Brief History is a column that tells you all you need to know about your favorite — and not so favorite — pop culture topics. This entry looks at the feud between Martin Scorsese and the fans and creators of Marvel and DC superhero movies.
If you have scrolled through Twitter in the last couple of days or read any movie sites, you may have seen that the hottest take of 2019 is still burning bright. That’s right, the fight between Martin Scorsese versus Marvel and superhero movies generally has entered yet another round. This time with director James Gunn (Guardians of the Galaxy, The Suicide Squad) at the forefront.
James Gunn Fires a Shot
First, let’s take a look at the latest round in the ongoing battle between Martin Scorsese and superhero movies. James Gunn was recently a guest on the Happy Sad Confused podcast to promote his latest superhero movie, DC’s The Suicide Squad. During his interview with MTV’s Josh Horowitz (shared in video form on Twitter), Gunn was asked about Scorsese’s view that many of today’s superhero movies are not cinema. Here’s Gunn’s reply:
“I just think, you know, it just seems awfully cynical that he would keep coming out against Marvel. And then that is the only thing that would get him press for his movie. So then he just kept coming out against Marvel, so that he can get press for his movie. He’s creating his movie in the shadow of the Marvel films, and so he uses that to get attention for something that he wasn’t getting as much attention as he wanted for it.”
Wait, one of the best directors of the last fifty years needs attention for his movies? The above remarks, understandably, have gotten a lot of flack from defenders of Scorsese. And rightly so. But, to be fair, here is the rest of Gunn’s response:
“And he’s one of the greatest filmmakers who ever existed. I love his movies. I can watch his movies with no problem. And he said a lot of things I agree with. There’s a lot of things that are true about what he said. There are a a lot of heartless, soulless spectacle films out there that don’t reflect what should be happening.”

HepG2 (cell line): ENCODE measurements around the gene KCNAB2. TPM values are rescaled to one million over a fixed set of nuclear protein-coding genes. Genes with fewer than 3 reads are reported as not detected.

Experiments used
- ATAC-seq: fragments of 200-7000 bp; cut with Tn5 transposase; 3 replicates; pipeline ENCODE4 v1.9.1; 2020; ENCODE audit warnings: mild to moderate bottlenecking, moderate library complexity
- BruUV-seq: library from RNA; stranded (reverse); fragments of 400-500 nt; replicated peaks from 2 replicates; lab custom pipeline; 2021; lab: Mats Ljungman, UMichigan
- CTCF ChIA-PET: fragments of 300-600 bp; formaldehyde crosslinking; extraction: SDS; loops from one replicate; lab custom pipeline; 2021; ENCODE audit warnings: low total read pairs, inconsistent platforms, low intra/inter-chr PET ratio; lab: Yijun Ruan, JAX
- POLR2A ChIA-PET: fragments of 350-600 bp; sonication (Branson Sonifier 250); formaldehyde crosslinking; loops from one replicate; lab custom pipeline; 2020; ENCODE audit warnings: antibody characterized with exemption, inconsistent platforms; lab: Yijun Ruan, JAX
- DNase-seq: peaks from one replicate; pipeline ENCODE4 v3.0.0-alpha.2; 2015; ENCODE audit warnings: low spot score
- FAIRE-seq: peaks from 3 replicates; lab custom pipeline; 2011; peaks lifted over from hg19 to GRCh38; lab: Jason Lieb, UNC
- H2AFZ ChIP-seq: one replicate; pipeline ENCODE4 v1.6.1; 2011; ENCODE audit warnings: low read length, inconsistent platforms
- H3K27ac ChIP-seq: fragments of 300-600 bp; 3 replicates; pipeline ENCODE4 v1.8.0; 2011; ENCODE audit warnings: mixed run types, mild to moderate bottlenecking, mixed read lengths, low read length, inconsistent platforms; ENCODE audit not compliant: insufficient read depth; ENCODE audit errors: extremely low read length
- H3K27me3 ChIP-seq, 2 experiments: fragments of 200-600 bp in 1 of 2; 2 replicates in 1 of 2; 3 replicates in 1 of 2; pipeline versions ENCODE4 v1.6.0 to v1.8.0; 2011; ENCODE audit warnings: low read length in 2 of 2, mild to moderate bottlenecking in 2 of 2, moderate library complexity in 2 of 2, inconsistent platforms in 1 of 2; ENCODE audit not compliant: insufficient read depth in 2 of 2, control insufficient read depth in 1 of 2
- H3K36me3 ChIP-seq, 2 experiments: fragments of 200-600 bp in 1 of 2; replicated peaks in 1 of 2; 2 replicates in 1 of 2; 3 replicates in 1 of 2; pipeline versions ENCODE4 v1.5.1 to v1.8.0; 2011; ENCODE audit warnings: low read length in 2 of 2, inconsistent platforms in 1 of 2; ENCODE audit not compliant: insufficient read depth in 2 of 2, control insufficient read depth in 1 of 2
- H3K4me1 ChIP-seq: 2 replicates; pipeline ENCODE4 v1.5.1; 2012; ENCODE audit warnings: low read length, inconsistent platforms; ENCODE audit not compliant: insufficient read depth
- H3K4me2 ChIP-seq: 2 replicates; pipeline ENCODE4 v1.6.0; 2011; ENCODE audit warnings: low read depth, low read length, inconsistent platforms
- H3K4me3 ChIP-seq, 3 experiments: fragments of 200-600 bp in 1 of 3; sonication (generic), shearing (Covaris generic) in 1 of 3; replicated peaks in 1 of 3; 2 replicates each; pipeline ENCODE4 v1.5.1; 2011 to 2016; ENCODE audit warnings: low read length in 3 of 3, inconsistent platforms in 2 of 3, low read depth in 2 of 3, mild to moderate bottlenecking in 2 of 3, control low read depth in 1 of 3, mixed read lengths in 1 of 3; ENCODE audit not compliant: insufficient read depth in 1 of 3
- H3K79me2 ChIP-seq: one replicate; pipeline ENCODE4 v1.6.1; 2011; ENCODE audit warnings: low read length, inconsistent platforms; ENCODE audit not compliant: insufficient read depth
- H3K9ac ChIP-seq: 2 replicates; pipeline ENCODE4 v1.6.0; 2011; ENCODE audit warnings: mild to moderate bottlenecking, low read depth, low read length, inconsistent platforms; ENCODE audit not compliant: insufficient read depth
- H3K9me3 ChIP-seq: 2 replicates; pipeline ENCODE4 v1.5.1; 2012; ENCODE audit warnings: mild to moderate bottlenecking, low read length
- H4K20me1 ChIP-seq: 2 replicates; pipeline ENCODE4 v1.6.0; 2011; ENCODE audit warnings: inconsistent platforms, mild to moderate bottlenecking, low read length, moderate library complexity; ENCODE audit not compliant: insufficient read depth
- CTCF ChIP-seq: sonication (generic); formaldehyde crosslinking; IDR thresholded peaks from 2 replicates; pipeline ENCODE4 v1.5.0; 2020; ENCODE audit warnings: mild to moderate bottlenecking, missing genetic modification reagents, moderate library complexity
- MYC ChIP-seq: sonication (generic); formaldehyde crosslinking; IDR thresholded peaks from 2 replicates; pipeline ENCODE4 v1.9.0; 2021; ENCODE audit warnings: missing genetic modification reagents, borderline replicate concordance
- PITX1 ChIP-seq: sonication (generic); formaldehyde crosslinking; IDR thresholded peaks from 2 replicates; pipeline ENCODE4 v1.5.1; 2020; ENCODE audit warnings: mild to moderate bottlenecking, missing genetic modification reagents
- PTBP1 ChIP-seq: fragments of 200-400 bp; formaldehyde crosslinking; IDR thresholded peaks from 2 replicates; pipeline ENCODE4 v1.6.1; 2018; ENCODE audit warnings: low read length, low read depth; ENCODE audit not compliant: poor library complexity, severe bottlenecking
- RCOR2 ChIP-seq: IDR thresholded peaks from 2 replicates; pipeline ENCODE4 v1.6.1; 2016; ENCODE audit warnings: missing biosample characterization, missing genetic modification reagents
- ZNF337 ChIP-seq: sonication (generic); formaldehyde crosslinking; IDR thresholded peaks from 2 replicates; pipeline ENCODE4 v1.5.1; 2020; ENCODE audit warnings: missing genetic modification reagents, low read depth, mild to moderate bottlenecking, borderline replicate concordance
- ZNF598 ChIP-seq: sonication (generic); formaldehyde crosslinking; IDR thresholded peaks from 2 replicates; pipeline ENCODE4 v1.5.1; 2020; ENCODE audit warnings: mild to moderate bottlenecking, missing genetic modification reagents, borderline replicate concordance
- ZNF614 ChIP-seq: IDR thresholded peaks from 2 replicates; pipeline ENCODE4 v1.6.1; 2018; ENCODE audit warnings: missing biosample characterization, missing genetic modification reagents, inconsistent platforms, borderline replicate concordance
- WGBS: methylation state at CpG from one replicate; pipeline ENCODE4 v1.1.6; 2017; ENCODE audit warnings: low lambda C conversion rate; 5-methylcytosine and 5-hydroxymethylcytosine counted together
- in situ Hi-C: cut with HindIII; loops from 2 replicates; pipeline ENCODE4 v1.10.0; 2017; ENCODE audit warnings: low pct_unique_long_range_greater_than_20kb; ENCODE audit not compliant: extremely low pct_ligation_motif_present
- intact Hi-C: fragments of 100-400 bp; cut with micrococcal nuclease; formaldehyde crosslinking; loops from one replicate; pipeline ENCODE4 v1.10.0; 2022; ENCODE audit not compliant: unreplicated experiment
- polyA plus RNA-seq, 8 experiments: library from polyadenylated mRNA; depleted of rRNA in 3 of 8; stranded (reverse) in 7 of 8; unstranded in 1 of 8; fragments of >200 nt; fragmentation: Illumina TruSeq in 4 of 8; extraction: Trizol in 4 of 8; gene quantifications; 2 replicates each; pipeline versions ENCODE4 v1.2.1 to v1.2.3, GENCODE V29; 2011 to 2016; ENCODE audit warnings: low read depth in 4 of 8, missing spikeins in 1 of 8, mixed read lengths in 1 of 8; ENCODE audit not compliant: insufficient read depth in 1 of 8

Gunn followed up that bit with even more praise on Twitter, saying:
“For the record, Martin Scorsese is probably the world’s greatest living American filmmaker. I love and study his films and will continue to love and study his films. I disagree with him solely on one point: That films based on comic books are innately not cinema. That’s all.”
Scorsese has yet to respond to Gunn, probably because he is busy making — and cares more about — Killers of the Flower Moon at the moment.
How It Started
So here’s where the beef between Martin Scorsese and superhero movies, most specifically those in the Marvel Cinematic Universe, all began. In October 2019, the director fired the first shot in this (presumably unintentional) war during an interview with Empire magazine. When asked if he had seen Marvel’s movies, Scorsese said:
“I don’t see them. I tried, you know? But that’s not cinema. Honestly, the closest I can think of them, as well made as they are, with actors doing the best they can under the circumstances, is theme parks. It isn’t the cinema of human beings trying to convey emotional, psychological experiences to another human being.”
That seems pretty innocuous. I don’t necessarily agree with Scorsese, but I think he’s entitled to say whatever he wants. He’s earned that right. Marvel fans, however, were not happy. To put it lightly.
Later that month, Robert Downey Jr., who plays Iron Man in the Marvel Cinematic Universe, responded to Martin Scorsese’s comments while on The Howard Stern Show. The actor was respectful of the filmmaker’s view but said it “makes no sense.” Here’s more of his response on the radio show, via People:
“I appreciate his opinion because I think, it’s like anything, we need all of the different perspectives so we can come to center and move on…I’ll tell you the truth, I didn’t expect [the MCU] to become what it became, and it is this very large, multi-headed Hydra at this point… I’ve always had other interests, and according to Scorsese, it’s not cinema so I have to take a look at that, you know?”
“I first think of James Gunn, how his heart and guts are packed into Guardians of the Galaxy. I revere Marty, and I do see his point, but… Well, there’s a reason why ‘I’m always angry.'”
The late, great Chadwick Boseman, who played Black Panther in the MCU, had more to add during an interview on BBC 5 Live in November 2019. You can hear an audio clip via The Independent in which he says: